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Haitian earthquake effect on girls and young women

January 17, 2010 2 comments

Women and girls have always carried the brunt of natural disasters. They become more vulnerable than they may already be. They become more impoverished, due to the fact that they were probably in a worse-off financial situation beforehand. Since they’re generally the primary caretakers, they have other people to take care of, so they don’t put their own needs first. Also, the countries are usually rebuilt on the shoulders of women. You get the picture. Obviously nature disasters effect men in negative ways, but women just carry the brunt of negative effects.

When I heard about the earthquake, I was immediately thinking about how women and girls were going to be effected, and now there is actually an acknowledgment that young women and girls are in more danger now than ever before in Haiti.

As of right now, relief efforts are being put into Haiti, and many have said that things like security is just not something that is important at this moment. However, Gerardo Ducos, a Haitian researcher for Amnesty International states,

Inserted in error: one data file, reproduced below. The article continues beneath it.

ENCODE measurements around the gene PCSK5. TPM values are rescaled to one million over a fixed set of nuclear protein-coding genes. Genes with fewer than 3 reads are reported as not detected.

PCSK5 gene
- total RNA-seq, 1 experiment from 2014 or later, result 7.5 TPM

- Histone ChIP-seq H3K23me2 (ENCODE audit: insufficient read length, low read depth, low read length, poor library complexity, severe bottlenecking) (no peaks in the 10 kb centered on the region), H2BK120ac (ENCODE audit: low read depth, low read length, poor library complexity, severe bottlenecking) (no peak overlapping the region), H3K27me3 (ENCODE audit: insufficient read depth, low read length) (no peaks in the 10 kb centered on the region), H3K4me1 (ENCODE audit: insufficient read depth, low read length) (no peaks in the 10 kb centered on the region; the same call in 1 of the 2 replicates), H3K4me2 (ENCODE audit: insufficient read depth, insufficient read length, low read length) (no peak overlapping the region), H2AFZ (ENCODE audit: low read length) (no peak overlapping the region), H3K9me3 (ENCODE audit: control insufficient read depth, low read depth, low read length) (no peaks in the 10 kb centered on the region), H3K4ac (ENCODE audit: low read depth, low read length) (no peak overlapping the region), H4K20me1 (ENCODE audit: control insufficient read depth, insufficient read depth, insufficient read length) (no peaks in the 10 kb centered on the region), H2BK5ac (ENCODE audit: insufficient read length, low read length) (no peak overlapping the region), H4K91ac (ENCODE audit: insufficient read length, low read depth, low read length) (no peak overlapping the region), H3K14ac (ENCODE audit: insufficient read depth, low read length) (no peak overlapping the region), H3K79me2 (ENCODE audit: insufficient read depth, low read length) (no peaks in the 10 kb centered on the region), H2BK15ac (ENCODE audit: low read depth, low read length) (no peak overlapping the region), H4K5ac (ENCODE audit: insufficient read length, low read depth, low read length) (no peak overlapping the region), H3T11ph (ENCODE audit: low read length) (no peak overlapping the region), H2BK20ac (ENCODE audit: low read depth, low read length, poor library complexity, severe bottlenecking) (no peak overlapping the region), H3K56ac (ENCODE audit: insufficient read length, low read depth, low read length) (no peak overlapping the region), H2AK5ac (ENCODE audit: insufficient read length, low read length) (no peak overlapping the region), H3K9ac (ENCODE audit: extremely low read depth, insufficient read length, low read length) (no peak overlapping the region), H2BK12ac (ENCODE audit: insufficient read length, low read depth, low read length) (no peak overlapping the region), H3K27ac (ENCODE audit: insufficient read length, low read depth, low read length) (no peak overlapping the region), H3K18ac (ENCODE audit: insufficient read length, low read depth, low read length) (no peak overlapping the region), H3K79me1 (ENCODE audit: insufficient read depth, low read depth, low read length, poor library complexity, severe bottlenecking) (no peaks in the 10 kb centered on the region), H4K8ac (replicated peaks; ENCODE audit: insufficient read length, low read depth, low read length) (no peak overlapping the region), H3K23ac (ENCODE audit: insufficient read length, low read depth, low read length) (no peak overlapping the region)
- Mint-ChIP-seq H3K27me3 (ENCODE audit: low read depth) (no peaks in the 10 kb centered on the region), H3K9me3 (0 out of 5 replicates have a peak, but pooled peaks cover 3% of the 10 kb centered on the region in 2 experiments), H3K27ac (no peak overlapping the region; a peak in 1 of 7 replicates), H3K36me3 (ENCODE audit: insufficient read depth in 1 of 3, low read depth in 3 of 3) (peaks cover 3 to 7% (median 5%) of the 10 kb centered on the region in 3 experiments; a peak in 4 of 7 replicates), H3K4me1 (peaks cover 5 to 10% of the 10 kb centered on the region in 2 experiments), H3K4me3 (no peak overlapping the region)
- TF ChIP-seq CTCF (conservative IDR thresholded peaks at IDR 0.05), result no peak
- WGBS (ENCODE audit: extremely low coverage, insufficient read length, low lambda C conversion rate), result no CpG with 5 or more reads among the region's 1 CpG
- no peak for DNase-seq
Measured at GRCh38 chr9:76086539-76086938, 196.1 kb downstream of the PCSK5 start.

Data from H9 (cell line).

“My worry is we put a lot of effort into bringing relief, but we have to have some protective measures to benefit women and girls to avoid their being victimized and sexually assaulted. It was already difficult in ordinary times.”

As Ducos said, it was already difficult during ordinary times. There are various reported numbers, but so many girls and young women do not report their rapes or other sexual assaults. During this time of crisis, this issue is just going to get worse. Yifat Susskind, policy and communications director for MADRE, says that women need more support during this time, but this is what happenings:

“They need support commensurate to the burden they are carrying. Instead, we see women and girls are targeted in all sorts of way, especially gender violence.”

She also mentioned that there are simply more losses for girls and young women, by stating,

“Her grandmother, the one person (a girl) could go to for protection or solace – she doesn’t know if she is dead or alive. Her school, the one safe place she could go every day is destroyed. … “

Ultimately, this earthquake has been such a huge hit for everyone, and it’s wonderful that the world is really stepping up and pouring out love to Haiti. We just can’t forget that women and girls are the ones that are going to be effected by this the most in the short and long run.

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Plastic surgery obsession in Western societies

January 15, 2010 3 comments

First off, I’m sorry for neglecting this little blog at the moment. I have some personal family things going on and I’m completely distracted and incoherent at times. I’m going to try and be as consistent as I can, but I can’t really guarantee that right now!